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Free Study Guide-The Chosen by Chaim Potok-Free Online Booknotes
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PLOT STRUCTURE ANALYSIS

The plot of The Chosen is divided into three parts. Book I, from chapter 1 through chapter 4, is largely introductory, presenting the Williamsburg setting and Jewish lifestyle and introducing the main characters and their problems. It also serves to bring Danny and Reuven together so that the rising action of the plot can unfold.

Book II, from chapter 5 through chapter 12, is largely devoted to the developing relationship between Reuven and Danny. Although they have completely opposite backgrounds, which are carefully revealed, they become the closet of friends and help each other with their studies and problems. It is as if Reuven, who enjoys a close relationship with his father, has been "chosen" to help Danny come to terms with the taciturn Rabbi Saunders and to find his place in the world.


Book III, from chapter 13 through chapter 18, leads to the climactic moments of the novel and its consequent outcomes. The war comes to an end, and the American Jews learn about the atrocities committed against the European Jews by Hitler. When most Jews react with Zionist activities, the friendship between Danny and Reuven is temporarily broken by Reb Saunders, due to the liberal politics of Reuven's father. After the state of Israel is approved by the United Nations, Danny dares to resume his friendship with Reuven. He tells him of his plans to become a clinical psychologist and reveals that he has still not been brave enough to tell his father he will not become a rabbi, as expected. In the climax, Reb Saunders breaks his silence with his son. He reveals that he has been concerned about Danny's soul and has known Danny's career plan for a long time. When he blesses Danny's choice of being a psychologist rather than a rabbi, both Danny and Reuven are shocked, but pleased. In the falling action, the rabbi is seen telling his congregation about his son's decision to become a psychologist. Danny is also seen thinking about his father. He realizes the rabbi's deep love for him and considers raising his own future son in the old Hasidic tradition of silence.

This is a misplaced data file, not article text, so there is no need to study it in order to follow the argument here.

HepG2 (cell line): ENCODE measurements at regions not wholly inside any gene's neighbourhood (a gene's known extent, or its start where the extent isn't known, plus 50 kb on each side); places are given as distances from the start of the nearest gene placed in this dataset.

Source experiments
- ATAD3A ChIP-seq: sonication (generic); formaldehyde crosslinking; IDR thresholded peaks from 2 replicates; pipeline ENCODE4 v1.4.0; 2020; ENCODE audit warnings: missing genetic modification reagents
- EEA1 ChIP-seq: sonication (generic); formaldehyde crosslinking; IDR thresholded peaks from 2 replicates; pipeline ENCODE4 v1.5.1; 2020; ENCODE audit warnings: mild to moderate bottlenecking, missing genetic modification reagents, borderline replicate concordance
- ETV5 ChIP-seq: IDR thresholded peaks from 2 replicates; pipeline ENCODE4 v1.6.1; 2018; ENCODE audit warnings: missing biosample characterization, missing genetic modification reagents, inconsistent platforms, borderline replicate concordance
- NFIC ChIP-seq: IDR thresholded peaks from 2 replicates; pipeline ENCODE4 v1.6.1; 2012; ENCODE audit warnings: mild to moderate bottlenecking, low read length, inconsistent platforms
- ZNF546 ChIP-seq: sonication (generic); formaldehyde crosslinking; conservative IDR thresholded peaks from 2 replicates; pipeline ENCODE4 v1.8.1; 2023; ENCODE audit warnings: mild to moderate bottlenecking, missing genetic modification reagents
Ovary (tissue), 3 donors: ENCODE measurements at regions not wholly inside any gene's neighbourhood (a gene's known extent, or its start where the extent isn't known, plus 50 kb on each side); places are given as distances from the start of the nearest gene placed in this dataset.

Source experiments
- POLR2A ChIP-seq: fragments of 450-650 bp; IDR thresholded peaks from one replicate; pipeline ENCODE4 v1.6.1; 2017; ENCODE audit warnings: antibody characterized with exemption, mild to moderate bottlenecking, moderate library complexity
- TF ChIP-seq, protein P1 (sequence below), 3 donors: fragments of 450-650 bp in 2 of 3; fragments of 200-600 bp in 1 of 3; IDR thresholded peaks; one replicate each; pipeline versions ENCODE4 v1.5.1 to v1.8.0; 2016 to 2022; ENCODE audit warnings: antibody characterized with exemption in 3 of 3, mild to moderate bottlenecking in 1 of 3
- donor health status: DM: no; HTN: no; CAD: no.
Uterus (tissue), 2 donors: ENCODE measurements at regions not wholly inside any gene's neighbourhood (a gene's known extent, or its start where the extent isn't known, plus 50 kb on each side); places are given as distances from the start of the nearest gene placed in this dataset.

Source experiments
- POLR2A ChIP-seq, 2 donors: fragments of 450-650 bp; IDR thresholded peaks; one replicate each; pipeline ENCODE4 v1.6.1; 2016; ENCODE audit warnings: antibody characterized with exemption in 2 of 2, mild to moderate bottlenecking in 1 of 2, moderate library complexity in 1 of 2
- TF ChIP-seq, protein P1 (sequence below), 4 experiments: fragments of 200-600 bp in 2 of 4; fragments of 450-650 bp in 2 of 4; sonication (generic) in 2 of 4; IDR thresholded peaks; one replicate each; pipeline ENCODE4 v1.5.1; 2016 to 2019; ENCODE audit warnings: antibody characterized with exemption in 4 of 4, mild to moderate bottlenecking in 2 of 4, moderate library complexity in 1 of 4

The novel ends in comedy. Danny has found himself and accepted his father. As he heads off to study clinical psychology in graduate school, there is a sense of peace and calm for him. The reader is left with the feeling that Danny will certainly be a success. He will also feel closer to his father in the future.

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